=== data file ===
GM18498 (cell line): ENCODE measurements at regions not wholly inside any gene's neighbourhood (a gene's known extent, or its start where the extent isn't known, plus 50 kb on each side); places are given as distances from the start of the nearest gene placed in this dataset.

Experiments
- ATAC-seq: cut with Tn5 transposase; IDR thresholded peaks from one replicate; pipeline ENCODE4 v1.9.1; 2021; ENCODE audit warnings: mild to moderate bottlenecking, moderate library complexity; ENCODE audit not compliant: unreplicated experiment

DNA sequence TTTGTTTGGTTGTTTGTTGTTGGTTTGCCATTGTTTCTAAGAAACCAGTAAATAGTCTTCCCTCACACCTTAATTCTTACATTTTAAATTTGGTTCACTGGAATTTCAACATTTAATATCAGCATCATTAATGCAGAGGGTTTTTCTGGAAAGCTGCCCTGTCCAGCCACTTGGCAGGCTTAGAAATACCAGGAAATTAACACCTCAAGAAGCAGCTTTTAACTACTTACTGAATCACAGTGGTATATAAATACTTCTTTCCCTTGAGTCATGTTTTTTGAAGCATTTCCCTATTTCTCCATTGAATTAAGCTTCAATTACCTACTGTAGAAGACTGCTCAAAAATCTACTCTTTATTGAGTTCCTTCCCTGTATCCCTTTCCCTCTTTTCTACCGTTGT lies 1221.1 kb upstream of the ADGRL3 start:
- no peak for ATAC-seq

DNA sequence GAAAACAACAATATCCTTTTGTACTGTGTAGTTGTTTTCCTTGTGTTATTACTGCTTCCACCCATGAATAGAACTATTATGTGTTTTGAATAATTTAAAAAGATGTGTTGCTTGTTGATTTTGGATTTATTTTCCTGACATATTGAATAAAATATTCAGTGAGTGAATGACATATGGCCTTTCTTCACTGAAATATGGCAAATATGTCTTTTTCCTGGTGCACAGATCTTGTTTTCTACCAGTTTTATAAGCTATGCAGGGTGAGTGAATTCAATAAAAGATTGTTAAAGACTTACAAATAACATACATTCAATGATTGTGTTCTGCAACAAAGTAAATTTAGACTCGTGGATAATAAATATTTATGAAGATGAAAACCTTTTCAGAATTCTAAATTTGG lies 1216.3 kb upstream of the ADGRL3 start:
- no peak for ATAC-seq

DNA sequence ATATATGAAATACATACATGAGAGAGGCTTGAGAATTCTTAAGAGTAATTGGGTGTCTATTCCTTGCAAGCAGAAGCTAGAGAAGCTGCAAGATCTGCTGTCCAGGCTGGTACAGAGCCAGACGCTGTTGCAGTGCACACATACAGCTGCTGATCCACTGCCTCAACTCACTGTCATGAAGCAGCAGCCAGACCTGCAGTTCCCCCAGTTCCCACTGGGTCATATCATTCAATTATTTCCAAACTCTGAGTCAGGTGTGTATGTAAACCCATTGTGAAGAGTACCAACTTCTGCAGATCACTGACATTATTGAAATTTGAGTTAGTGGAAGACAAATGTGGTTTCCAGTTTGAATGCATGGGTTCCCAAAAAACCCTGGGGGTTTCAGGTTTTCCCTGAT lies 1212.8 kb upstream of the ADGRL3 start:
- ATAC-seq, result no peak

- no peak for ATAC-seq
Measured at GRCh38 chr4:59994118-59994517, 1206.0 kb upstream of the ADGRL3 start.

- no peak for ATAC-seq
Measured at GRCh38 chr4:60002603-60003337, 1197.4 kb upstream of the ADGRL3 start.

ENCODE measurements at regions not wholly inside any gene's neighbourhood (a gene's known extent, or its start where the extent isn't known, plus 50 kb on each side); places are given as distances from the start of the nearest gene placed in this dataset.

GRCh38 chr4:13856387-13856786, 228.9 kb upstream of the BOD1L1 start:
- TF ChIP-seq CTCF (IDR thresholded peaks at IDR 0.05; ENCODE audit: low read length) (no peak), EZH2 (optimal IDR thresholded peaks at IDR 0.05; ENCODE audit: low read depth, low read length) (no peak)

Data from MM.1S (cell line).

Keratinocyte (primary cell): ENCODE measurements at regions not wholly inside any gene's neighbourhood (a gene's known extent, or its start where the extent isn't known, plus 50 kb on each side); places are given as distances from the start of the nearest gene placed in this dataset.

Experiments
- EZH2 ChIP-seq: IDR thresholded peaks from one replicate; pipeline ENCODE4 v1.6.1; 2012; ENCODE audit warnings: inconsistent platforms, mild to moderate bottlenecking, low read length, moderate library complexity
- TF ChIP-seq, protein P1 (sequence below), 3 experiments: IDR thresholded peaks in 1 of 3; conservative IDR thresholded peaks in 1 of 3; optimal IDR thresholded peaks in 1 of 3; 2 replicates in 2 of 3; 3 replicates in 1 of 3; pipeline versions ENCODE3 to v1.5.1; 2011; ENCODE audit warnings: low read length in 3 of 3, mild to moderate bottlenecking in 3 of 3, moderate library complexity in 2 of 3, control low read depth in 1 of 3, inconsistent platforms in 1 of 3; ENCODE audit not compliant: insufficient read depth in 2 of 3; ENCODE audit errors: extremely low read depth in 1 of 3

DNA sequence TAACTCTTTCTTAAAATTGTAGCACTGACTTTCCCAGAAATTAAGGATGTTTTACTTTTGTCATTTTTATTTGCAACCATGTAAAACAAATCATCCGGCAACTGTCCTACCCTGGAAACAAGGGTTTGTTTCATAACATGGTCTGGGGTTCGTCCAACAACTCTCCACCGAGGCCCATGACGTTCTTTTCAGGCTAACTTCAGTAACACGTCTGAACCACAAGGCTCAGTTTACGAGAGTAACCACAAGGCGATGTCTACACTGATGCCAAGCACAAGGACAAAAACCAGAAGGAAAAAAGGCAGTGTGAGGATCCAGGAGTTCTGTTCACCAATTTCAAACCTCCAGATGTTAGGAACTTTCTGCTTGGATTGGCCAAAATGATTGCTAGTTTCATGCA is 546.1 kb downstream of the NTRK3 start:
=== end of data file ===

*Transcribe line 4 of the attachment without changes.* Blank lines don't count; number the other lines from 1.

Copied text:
DNA sequence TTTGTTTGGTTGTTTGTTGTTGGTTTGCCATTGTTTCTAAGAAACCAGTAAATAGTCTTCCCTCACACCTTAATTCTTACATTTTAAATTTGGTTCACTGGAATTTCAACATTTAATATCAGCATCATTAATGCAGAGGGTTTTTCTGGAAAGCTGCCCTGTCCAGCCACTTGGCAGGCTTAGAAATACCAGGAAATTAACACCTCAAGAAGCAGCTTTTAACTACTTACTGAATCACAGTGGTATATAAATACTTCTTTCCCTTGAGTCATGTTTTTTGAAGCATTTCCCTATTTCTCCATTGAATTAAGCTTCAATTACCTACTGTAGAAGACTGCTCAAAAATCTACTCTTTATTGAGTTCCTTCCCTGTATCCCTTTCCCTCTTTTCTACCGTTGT lies 1221.1 kb upstream of the ADGRL3 start: